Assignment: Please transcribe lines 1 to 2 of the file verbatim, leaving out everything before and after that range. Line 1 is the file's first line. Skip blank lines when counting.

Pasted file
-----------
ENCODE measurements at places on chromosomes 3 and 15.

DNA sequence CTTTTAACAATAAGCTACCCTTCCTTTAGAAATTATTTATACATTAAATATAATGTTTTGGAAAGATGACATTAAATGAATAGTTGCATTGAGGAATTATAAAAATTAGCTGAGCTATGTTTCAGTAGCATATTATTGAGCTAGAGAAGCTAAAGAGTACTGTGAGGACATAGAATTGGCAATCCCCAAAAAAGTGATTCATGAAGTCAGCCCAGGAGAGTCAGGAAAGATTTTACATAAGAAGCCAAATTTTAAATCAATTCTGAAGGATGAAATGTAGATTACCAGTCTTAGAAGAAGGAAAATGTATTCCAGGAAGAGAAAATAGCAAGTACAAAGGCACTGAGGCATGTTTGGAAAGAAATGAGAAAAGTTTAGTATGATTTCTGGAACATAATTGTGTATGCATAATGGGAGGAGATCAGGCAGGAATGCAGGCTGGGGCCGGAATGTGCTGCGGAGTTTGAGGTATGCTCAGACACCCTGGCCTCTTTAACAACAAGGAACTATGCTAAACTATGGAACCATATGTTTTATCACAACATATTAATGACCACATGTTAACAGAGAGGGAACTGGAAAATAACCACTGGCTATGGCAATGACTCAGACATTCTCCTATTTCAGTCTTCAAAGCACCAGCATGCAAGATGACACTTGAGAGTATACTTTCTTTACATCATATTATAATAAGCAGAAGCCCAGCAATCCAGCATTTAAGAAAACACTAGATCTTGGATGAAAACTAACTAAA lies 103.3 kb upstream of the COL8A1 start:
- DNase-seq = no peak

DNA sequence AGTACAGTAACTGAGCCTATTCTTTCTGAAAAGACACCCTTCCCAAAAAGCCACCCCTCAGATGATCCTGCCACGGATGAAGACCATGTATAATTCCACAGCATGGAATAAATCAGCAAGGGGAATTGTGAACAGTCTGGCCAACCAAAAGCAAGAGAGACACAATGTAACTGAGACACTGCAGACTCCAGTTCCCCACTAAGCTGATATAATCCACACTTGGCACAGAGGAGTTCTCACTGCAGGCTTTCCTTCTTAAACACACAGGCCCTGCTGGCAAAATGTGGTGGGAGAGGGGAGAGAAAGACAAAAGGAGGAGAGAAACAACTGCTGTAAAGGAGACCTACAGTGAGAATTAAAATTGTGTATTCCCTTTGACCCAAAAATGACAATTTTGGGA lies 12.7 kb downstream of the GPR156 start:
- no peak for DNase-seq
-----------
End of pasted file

ENCODE measurements at places on chromosomes 3 and 15.

DNA sequence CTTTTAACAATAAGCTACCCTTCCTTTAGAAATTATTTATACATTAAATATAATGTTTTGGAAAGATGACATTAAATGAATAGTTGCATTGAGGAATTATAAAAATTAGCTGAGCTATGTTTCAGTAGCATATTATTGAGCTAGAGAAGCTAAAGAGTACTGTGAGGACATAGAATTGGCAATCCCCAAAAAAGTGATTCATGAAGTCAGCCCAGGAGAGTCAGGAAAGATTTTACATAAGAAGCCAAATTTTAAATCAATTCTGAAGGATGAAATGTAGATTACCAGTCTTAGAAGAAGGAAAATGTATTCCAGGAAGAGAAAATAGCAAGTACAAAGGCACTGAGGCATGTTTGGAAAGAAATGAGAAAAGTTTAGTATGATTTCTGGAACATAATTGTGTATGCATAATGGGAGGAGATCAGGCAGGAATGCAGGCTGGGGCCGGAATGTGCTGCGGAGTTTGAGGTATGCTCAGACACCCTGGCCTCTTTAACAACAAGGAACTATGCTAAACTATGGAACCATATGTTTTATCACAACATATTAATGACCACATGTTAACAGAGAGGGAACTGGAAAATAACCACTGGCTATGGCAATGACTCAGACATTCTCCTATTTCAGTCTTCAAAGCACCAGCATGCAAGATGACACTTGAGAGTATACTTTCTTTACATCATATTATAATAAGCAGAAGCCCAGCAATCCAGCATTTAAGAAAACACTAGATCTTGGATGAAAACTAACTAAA lies 103.3 kb upstream of the COL8A1 start: